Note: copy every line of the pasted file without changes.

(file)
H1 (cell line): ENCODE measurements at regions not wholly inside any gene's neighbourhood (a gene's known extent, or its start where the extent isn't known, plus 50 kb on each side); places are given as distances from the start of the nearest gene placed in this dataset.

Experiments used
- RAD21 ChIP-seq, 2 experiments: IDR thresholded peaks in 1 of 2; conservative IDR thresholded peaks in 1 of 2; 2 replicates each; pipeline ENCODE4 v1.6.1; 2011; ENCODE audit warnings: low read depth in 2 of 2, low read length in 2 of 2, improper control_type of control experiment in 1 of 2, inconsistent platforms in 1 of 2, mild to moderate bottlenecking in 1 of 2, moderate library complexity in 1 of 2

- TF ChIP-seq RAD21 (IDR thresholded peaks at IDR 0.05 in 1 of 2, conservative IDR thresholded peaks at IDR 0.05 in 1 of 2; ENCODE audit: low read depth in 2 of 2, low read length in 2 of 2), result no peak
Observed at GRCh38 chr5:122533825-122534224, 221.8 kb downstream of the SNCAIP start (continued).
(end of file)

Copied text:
H1 (cell line): ENCODE measurements at regions not wholly inside any gene's neighbourhood (a gene's known extent, or its start where the extent isn't known, plus 50 kb on each side); places are given as distances from the start of the nearest gene placed in this dataset.

Experiments used
- RAD21 ChIP-seq, 2 experiments: IDR thresholded peaks in 1 of 2; conservative IDR thresholded peaks in 1 of 2; 2 replicates each; pipeline ENCODE4 v1.6.1; 2011; ENCODE audit warnings: low read depth in 2 of 2, low read length in 2 of 2, improper control_type of control experiment in 1 of 2, inconsistent platforms in 1 of 2, mild to moderate bottlenecking in 1 of 2, moderate library complexity in 1 of 2

- TF ChIP-seq RAD21 (IDR thresholded peaks at IDR 0.05 in 1 of 2, conservative IDR thresholded peaks at IDR 0.05 in 1 of 2; ENCODE audit: low read depth in 2 of 2, low read length in 2 of 2), result no peak
Observed at GRCh38 chr5:122533825-122534224, 221.8 kb downstream of the SNCAIP start (continued).